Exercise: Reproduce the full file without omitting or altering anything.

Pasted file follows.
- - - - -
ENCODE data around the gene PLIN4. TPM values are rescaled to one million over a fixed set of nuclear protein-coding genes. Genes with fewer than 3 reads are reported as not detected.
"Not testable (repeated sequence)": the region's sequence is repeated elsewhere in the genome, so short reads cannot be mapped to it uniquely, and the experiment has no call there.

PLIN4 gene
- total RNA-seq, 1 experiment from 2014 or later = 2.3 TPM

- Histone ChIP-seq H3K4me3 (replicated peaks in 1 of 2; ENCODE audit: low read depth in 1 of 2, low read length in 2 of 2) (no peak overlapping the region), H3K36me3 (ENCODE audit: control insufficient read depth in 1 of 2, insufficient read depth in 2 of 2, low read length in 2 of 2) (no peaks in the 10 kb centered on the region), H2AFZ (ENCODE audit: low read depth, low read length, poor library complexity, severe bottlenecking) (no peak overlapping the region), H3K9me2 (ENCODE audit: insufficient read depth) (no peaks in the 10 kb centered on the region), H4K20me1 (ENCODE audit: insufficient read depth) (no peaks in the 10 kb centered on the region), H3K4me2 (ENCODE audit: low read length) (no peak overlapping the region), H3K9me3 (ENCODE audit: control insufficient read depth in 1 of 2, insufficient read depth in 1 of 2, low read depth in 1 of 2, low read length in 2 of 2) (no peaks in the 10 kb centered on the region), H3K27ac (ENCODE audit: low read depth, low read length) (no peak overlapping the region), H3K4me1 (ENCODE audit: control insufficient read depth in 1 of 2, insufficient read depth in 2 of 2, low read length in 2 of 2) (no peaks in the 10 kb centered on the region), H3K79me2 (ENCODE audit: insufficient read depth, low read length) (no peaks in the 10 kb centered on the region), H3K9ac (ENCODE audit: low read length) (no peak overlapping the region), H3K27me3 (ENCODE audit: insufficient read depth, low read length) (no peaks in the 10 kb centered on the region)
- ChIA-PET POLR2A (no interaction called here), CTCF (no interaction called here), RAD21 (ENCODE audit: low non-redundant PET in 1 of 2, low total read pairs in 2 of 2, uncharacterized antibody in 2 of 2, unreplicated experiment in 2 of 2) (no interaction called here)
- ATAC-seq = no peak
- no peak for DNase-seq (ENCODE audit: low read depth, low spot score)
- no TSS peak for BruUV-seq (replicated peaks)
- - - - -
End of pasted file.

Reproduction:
ENCODE data around the gene PLIN4. TPM values are rescaled to one million over a fixed set of nuclear protein-coding genes. Genes with fewer than 3 reads are reported as not detected.
"Not testable (repeated sequence)": the region's sequence is repeated elsewhere in the genome, so short reads cannot be mapped to it uniquely, and the experiment has no call there.

PLIN4 gene
- total RNA-seq, 1 experiment from 2014 or later = 2.3 TPM

- Histone ChIP-seq H3K4me3 (replicated peaks in 1 of 2; ENCODE audit: low read depth in 1 of 2, low read length in 2 of 2) (no peak overlapping the region), H3K36me3 (ENCODE audit: control insufficient read depth in 1 of 2, insufficient read depth in 2 of 2, low read length in 2 of 2) (no peaks in the 10 kb centered on the region), H2AFZ (ENCODE audit: low read depth, low read length, poor library complexity, severe bottlenecking) (no peak overlapping the region), H3K9me2 (ENCODE audit: insufficient read depth) (no peaks in the 10 kb centered on the region), H4K20me1 (ENCODE audit: insufficient read depth) (no peaks in the 10 kb centered on the region), H3K4me2 (ENCODE audit: low read length) (no peak overlapping the region), H3K9me3 (ENCODE audit: control insufficient read depth in 1 of 2, insufficient read depth in 1 of 2, low read depth in 1 of 2, low read length in 2 of 2) (no peaks in the 10 kb centered on the region), H3K27ac (ENCODE audit: low read depth, low read length) (no peak overlapping the region), H3K4me1 (ENCODE audit: control insufficient read depth in 1 of 2, insufficient read depth in 2 of 2, low read length in 2 of 2) (no peaks in the 10 kb centered on the region), H3K79me2 (ENCODE audit: insufficient read depth, low read length) (no peaks in the 10 kb centered on the region), H3K9ac (ENCODE audit: low read length) (no peak overlapping the region), H3K27me3 (ENCODE audit: insufficient read depth, low read length) (no peaks in the 10 kb centered on the region)
- ChIA-PET POLR2A (no interaction called here), CTCF (no interaction called here), RAD21 (ENCODE audit: low non-redundant PET in 1 of 2, low total read pairs in 2 of 2, uncharacterized antibody in 2 of 2, unreplicated experiment in 2 of 2) (no interaction called here)
- ATAC-seq = no peak
- no peak for DNase-seq (ENCODE audit: low read depth, low spot score)
- no TSS peak for BruUV-seq (replicated peaks)